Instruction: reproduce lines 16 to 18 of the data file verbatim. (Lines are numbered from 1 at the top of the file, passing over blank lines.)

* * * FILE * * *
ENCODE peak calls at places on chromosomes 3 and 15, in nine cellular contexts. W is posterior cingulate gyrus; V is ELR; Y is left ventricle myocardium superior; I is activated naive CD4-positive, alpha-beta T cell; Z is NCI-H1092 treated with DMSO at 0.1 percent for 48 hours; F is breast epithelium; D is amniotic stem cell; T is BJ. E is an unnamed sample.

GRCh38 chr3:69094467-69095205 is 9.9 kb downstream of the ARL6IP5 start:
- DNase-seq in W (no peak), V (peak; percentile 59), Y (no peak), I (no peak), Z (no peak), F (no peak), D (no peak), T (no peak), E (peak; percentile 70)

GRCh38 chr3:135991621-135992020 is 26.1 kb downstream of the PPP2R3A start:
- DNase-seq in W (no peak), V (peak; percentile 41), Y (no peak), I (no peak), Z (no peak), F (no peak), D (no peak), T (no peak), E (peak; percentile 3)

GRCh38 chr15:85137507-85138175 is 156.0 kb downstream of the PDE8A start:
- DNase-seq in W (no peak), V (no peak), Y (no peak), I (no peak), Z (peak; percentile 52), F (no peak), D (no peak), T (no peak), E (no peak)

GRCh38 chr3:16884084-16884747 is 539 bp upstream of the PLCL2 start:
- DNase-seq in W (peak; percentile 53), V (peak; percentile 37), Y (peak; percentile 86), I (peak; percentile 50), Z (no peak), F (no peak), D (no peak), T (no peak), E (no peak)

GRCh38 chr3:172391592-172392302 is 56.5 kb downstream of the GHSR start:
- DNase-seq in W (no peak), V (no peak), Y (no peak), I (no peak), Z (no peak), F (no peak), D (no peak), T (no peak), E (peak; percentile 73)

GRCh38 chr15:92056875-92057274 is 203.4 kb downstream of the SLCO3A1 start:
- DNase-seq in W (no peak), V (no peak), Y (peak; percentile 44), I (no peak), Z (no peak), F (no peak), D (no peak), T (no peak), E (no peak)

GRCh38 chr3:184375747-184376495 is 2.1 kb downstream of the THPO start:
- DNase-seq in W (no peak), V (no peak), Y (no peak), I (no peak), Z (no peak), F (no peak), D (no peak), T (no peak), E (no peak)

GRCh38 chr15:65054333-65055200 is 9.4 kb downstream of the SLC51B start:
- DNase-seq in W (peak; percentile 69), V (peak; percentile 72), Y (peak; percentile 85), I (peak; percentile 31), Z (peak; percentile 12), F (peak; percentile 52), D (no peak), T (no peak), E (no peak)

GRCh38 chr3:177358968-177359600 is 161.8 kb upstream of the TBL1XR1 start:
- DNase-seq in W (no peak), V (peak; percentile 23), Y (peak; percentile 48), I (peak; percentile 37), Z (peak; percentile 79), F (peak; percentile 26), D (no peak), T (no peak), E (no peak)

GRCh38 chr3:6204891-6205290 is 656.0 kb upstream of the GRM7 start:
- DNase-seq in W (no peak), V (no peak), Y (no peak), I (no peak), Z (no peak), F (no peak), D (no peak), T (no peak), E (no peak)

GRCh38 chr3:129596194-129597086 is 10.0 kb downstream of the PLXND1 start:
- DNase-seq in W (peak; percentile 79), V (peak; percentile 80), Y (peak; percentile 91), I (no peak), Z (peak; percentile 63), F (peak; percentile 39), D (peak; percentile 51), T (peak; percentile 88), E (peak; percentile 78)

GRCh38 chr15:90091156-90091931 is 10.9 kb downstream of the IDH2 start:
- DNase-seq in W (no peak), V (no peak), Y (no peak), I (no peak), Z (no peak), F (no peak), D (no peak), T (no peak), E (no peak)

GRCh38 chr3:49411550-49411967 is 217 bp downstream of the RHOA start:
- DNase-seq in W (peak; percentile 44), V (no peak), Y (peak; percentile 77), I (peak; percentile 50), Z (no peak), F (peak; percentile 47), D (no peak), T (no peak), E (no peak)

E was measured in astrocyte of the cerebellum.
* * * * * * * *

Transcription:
GRCh38 chr15:65054333-65055200 is 9.4 kb downstream of the SLC51B start:
- DNase-seq in W (peak; percentile 69), V (peak; percentile 72), Y (peak; percentile 85), I (peak; percentile 31), Z (peak; percentile 12), F (peak; percentile 52), D (no peak), T (no peak), E (no peak)

GRCh38 chr3:177358968-177359600 is 161.8 kb upstream of the TBL1XR1 start: